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FResh Water Cooling

 
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rickforth
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Joined: 22 Oct 2006
Posts: 1

PostPosted: Fri Oct 27, 2006 9:36 am    Post subject: FResh Water Cooling Reply with quote

I am purchasing a 26' 1978 flybridge sedan that has a new Mercruiser 5.7
It is not FWC and I will be using it exclusively in salt water. This engine has about 3 hours of use and is new. Should I consider adding the FWC, or a fresh water flush? Input would be appreciated.
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merwin10
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Joined: 11 Oct 2006
Posts: 440
Location: Buzzards Bay, Massachusetts

PostPosted: Fri Oct 27, 2006 10:44 am    Post subject: Reply with quote

Most definately add FWC kit right up to the risers - Kits come in two forms one just for the engine and the other does the exhaust manifolds also leaving only the risers in contact with Raw water - Being that the engine is new I would do it ASAP - If you have run it in Salt water run some Salt's Away thru it bofore doing the conversion - that will remove and neturalize and salt remaining - You just flush good with fresh water then treat with Salt's Away - then do the conversion - THe cost of the conversion is about $3000.00 but over time it will pay for itself - I have done several engines FWC conversions and they have worked out well -

I am not a big fan of fresh water flush systems - Two reasons first and foremost is that you are introducing another place to cause leaks and a leak in the raw water cooling system will sink the boat - The more connections you have the more likely something is going to go wrong - Second - is the chance to flood the cylinders with water is far greater if your not careful - You see the water is under pressure and if it gets by the pump while the engine is not running there is nothing to stop it from backing up the riser and go into the exhaust manifold any exhaust valve that is open at the time will flood the cylinder with the pressured water - Of course if you are careful and turn the water on after the engine is running and shut the water off before the engine is shut off the chances are far less -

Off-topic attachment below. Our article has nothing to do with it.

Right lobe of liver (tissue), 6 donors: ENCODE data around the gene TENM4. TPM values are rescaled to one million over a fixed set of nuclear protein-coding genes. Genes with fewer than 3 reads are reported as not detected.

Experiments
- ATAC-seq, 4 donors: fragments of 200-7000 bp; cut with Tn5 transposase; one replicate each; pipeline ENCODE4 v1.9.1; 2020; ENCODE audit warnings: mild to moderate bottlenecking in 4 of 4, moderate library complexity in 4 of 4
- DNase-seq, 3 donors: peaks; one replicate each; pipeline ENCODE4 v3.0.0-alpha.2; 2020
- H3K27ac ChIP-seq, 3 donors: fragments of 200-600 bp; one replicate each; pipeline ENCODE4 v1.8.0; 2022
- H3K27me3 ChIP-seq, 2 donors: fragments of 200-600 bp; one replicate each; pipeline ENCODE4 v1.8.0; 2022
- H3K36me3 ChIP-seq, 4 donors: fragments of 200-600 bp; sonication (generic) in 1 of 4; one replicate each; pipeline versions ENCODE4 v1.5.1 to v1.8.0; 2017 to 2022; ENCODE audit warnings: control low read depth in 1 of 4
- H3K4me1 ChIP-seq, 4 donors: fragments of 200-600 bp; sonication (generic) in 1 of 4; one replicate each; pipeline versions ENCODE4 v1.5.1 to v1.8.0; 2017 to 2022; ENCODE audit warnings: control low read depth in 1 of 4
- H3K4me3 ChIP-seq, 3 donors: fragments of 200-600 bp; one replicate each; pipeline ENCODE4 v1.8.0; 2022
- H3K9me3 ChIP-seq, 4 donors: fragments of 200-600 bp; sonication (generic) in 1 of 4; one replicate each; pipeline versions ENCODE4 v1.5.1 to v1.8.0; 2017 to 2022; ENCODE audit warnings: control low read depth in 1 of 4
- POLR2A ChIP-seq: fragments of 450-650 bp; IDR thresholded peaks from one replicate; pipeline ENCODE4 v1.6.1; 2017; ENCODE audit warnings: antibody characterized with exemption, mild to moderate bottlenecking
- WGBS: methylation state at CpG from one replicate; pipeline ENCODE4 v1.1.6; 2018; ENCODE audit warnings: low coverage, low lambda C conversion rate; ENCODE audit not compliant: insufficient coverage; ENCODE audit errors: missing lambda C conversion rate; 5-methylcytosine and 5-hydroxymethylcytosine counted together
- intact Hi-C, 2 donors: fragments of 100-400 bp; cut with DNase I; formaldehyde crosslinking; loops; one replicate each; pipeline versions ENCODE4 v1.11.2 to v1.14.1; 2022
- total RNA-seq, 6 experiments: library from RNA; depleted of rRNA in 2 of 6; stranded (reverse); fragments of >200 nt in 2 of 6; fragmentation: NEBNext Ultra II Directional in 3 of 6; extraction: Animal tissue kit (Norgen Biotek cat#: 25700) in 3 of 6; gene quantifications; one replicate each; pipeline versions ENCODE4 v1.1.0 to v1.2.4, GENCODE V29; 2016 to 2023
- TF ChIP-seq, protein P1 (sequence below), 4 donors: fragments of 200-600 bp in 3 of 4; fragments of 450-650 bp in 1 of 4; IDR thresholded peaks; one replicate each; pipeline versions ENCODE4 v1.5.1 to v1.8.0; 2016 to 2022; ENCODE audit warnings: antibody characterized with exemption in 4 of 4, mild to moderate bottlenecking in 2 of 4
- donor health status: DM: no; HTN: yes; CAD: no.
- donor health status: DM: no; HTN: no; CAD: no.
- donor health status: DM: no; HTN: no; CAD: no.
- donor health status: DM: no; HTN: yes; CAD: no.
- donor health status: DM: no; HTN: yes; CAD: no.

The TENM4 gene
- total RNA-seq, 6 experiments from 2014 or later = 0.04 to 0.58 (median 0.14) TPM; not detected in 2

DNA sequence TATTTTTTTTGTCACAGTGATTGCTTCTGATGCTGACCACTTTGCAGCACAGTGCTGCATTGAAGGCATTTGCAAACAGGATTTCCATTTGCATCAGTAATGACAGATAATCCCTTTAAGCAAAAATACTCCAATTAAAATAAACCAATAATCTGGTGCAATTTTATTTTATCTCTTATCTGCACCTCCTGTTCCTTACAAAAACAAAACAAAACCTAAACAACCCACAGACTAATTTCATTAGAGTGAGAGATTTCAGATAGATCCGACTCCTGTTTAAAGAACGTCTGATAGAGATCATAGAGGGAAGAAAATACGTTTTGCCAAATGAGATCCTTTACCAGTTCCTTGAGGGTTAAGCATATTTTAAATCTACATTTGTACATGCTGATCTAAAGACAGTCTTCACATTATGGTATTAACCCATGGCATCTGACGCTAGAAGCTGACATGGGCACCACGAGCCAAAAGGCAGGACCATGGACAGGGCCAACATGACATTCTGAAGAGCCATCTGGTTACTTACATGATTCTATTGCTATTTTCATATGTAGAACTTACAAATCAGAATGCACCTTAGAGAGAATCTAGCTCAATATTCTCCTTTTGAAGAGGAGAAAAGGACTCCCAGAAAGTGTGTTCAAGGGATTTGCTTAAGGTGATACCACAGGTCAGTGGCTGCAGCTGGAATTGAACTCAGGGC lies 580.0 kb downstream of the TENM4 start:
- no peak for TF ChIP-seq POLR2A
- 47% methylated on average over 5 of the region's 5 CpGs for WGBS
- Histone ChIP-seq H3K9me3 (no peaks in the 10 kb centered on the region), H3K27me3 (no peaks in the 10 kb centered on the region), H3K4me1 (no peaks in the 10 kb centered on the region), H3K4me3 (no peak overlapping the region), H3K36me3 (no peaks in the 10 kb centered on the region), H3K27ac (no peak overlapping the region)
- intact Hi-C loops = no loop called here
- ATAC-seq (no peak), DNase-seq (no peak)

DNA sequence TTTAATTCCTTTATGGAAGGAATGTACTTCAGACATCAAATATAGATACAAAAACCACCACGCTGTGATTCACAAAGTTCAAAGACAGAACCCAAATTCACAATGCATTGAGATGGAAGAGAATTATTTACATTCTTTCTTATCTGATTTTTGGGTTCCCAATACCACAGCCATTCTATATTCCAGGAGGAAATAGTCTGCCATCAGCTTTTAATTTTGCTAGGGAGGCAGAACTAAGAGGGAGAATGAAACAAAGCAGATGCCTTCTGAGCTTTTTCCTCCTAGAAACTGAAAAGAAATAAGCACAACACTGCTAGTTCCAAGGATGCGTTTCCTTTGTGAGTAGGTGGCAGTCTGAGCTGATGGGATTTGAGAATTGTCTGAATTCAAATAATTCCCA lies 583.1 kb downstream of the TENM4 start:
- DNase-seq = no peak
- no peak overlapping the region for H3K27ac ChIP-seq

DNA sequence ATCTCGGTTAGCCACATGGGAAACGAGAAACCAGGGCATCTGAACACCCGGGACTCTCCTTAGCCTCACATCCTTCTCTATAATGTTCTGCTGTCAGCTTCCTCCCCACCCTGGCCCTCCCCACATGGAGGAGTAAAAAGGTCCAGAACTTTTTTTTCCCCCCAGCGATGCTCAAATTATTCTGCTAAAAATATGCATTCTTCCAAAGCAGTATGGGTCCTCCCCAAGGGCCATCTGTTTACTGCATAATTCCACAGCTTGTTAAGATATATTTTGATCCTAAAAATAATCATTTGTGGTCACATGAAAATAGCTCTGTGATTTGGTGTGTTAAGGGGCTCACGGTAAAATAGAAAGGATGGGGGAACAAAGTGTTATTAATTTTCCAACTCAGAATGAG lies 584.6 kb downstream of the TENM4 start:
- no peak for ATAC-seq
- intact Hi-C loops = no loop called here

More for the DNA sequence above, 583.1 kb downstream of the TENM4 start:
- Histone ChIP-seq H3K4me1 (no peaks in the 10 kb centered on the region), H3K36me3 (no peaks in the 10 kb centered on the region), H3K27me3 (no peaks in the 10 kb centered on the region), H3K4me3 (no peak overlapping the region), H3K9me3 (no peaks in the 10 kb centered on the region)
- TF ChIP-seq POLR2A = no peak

If I was doing it I would install a start switch in the engine compartment along with temperature and oil pressure gauges - So that I could control the process from the engine compartment - you don't want a hot engine to run long without water cooling it - Furthermore the raw water impellers don't like it very much - The incoming water acts a cooler agent and a lubrication for the impeller rubber on metal with out water causes wear!

IMHO - yes go with the FWC and Forget the Fresh wate flushing system -

Hope this helps -

Mike - Very Happy
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changeofpace
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Joined: 12 Oct 2006
Posts: 599
Location: New Haven CT - Long Island Sound

PostPosted: Fri Oct 27, 2006 11:23 am    Post subject: Reply with quote

I agree with Mike, the closed full cooling is far better and worth the extra cost. It also make winterizing the engine much easier as you only have to run the antifreeze through a smaller area. I use a bucket hooked to the raw water pump, fill the bucket with antifreeze start the engine and the pump sends the antifreeze through the risers and out the exhaust.
I have water alarms now hooked to my engines in addition to the temp gages. I didnt install them initially when I first put the new engines in. as luck would have it, I had a small leak from one of the plugs in the manifold that would only leak when the engine was hot and the system was pressurized. The temp gage showed me that one engine was running around 180F, the other was running over 200F. I checked the engine and sure enough as soon as I opened the hatch I could smell the antifreeze as it would hit the manifold and vaporized into steam.
My plug was factory installed and wasnt tightened all the way, so much for Barr Marine quality control!
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leokow
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Joined: 12 Oct 2006
Posts: 415
Location: Osborn Island, NJ.(Little Egg Harbor)

PostPosted: Fri Oct 27, 2006 8:48 pm    Post subject: Reply with quote